Business Tax – other matters raised in the 2017 Spring Budget

Business Tax - other matters raised in the 2017 Spring Budget

Our recent blog from our Budget Summary series looked at Making Tax Digital for Business. In this blog article we look at other areas relating to business tax that were mentioned in the 2017 Spring Budget.


Corporation tax rates

Corporation tax rates have already been enacted for periods up to 31 March 2021. The main rate of corporation tax is currently 19% and will reduce to 17% for the Financial Year beginning on 1 April 2020.


Corporate tax loss relief

Previously, a company was restricted in the type of profit which could be relieved by a loss if the loss was brought forward from an earlier accounting period. For example, a trading loss carried forward could only relieve future profits from the same trade. Changes were proposed in the budget which means that losses arising on or after 1 April 2017, when carried forward, are useable against profits from other income streams or other companies within a group. This applies to most types of losses but not to capital losses.

However, since 1 April 2017, large companies are now only able to use losses carried forward against up to 50% of their profits above £5 million. For groups, the £5 million allowance will apply to the group.

We can help you with your corporation tax – find out more here


Research and development (R&D)

There are two types of tax reliefs for eligible R&D expenditure. Under one of these, qualifying companies can claim a taxable credit of 11% in relation to eligible R&D expenditure. This is known as the Research and Development Expenditure Credit (RDEC). To further support investment, the government will make administrative changes to the RDEC to increase the certainty and simplicity around claims and will take action to improve awareness of R&D tax credits among small and medium-sized enterprises.

To find out more about R&D Tax Credits read our recent blog articles:


Substantial shareholding exemption (SSE) reform

Changes were proposed to some of the qualifying conditions for the SSE and these are now in place. The good news is that the changes remove some of the obstacles to qualify for SSE.

  • The condition that the investing company is required to be a trading company or part of a trading group has been removed.
  • The condition that the investment must have been held for a continuous period, at a minimum of 12 months in the two years preceding the sale has been extended to a continuous period of 12 months in the six years preceding the sale.
  • The condition that the company in which the shares are sold continues to be a qualifying company immediately after the sale is withdrawn, unless the sale is to a connected party.
  • For a class of investors defined as Qualifying Institutional Investors, the condition that the company in which the shares were sold is a trading company has also been removed. The draft legislation contains a list of Qualifying Institutional Investors.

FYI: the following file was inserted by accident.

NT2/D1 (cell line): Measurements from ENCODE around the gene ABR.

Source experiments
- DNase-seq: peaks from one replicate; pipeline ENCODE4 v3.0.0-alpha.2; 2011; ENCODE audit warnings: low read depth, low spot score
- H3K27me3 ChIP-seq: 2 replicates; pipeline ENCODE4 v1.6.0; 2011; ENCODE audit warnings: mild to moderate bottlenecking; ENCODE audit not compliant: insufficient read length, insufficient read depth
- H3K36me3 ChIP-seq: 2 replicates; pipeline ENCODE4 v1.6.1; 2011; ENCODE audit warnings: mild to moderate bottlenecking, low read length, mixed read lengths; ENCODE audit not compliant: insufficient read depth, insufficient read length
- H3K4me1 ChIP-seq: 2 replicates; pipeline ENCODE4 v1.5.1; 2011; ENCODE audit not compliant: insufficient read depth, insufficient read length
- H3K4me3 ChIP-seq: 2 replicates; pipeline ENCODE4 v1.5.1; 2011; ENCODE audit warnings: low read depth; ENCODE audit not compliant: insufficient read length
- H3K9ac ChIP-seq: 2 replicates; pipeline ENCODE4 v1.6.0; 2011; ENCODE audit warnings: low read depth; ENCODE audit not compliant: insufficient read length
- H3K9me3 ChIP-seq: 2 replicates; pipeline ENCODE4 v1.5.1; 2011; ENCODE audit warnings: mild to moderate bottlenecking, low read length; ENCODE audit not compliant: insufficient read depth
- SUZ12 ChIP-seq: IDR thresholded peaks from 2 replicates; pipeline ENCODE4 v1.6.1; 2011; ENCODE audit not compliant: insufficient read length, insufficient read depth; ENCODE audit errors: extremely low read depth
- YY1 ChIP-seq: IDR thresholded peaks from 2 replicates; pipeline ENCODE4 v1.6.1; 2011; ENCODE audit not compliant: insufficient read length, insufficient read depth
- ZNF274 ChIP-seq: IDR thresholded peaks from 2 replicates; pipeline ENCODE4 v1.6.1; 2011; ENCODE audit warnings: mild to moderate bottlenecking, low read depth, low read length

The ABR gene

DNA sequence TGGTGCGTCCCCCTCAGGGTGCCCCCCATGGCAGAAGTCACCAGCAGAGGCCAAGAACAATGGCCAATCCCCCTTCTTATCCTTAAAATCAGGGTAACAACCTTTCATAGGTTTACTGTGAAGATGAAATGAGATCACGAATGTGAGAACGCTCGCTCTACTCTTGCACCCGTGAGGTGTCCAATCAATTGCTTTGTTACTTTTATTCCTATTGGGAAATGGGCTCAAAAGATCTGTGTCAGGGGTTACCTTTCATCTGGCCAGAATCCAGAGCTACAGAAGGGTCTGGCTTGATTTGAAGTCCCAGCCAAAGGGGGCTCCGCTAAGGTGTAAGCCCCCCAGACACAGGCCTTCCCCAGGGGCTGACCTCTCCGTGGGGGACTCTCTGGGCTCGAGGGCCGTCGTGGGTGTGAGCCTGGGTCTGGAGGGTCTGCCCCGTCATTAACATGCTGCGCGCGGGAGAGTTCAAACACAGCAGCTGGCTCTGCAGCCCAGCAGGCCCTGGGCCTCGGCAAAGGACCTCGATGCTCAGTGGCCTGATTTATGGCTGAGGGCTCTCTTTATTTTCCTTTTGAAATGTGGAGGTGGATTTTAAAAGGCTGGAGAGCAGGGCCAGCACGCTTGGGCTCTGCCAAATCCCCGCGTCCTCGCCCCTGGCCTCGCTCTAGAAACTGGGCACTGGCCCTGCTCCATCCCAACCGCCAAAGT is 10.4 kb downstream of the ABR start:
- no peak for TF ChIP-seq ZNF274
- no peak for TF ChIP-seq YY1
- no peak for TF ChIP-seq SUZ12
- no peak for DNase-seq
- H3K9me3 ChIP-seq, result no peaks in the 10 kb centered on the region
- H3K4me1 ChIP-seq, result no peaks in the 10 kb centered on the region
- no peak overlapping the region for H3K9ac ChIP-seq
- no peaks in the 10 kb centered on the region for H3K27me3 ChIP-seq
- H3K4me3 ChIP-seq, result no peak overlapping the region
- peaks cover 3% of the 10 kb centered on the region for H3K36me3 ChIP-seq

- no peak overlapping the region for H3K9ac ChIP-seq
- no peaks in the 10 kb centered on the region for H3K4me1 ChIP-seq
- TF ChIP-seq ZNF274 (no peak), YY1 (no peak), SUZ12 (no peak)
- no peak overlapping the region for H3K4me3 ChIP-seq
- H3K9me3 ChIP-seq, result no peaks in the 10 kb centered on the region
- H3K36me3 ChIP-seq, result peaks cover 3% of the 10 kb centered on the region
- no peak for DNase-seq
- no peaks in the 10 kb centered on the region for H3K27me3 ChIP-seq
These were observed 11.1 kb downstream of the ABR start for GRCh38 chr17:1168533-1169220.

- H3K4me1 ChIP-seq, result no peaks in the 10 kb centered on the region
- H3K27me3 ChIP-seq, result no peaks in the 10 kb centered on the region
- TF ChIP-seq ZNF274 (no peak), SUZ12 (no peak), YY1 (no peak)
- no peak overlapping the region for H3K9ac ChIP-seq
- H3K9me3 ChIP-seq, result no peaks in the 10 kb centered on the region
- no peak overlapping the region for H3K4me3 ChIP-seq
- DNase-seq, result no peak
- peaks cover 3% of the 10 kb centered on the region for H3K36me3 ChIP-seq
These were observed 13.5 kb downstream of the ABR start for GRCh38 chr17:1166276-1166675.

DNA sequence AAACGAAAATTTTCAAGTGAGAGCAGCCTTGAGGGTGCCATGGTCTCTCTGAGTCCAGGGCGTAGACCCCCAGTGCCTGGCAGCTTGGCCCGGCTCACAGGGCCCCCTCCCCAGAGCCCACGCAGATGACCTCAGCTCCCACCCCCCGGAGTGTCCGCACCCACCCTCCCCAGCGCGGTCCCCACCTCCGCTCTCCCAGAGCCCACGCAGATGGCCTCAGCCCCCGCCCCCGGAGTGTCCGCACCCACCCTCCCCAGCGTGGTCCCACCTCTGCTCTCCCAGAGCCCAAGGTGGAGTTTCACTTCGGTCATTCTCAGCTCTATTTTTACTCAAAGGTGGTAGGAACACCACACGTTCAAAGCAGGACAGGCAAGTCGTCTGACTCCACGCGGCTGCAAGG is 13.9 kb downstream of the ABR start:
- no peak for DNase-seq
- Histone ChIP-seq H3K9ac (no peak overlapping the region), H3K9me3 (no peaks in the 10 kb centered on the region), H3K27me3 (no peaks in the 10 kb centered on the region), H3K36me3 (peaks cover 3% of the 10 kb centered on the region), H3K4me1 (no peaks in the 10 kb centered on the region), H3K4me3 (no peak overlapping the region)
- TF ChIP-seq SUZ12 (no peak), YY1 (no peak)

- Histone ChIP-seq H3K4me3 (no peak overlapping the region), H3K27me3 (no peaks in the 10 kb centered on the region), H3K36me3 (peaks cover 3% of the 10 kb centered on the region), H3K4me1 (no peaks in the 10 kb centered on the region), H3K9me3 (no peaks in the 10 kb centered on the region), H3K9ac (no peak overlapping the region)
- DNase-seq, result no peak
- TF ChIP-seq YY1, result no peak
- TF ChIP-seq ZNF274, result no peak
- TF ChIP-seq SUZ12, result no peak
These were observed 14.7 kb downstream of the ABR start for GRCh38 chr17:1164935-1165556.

The changes took effect for disposals on or after 1 April 2017.


Restrictions on residential property interest

Legislation has already been enacted to restrict interest relief for landlords.

From 6 April 2017, landlords are no longer able to deduct all their finance costs from their property income. They will instead receive a basic rate reduction from their income tax liability for these finance costs. Finance costs include mortgage interest, interest on loans to buy furnishings and fees incurred when taking out or repaying loans or mortgages.

The restriction is being phased in with 75% of finance costs being allowed in 2017/18, 50% in 2018/19, 25% in 2019/20 and be fully in place for 2020/21. The remaining finance costs for each year will be given as a basic rate tax reduction but cannot create a tax refund.

These restrictions apply to:

  • UK resident individuals that let residential properties in the UK or overseas
  • non-UK resident individuals that let residential properties in the UK
  • individuals who let such properties in partnership
  • trustees or beneficiaries of trusts liable for income tax on the property profits.
  • UK and non-UK resident companies are not affected nor landlords of ‘Furnished Holiday Lettings’.


Enlarging Social Investment Tax Relief

Significant amendments to the Social Investment Tax Relief (SITR) will be legislated for in Finance Bill 2017 to:

  • increase the amount of investment a social enterprise may receive over its lifetime to £1.5 million, for social enterprises that receive their initial risk finance investment no later than seven years after their first commercial sale. The current limit will continue to apply to older social enterprises
  • reduce the limit on full-time equivalent employees to below 250 employees
  • exclude certain activities, including asset leasing and on-lending. Investment in nursing homes and residential care homes will be excluded initially. However, the government intends to introduce an accreditation system to allow such investment to qualify for SITR in future
  • exclude the use of money raised under the SITR to pay off existing loans
  • clarify that individuals will be eligible to claim relief under the SITR only if they are independent from the social enterprise
  • introduce a provision to exclude investments where arrangements are put in place with the main purpose of delivering a benefit to an individual or party connected to the social enterprise.

The changes take effect for investments made on or after 6 April 2017.


If you’d like to discuss any of the tax issues raised in this article please get in touch on 01438 750555 or email

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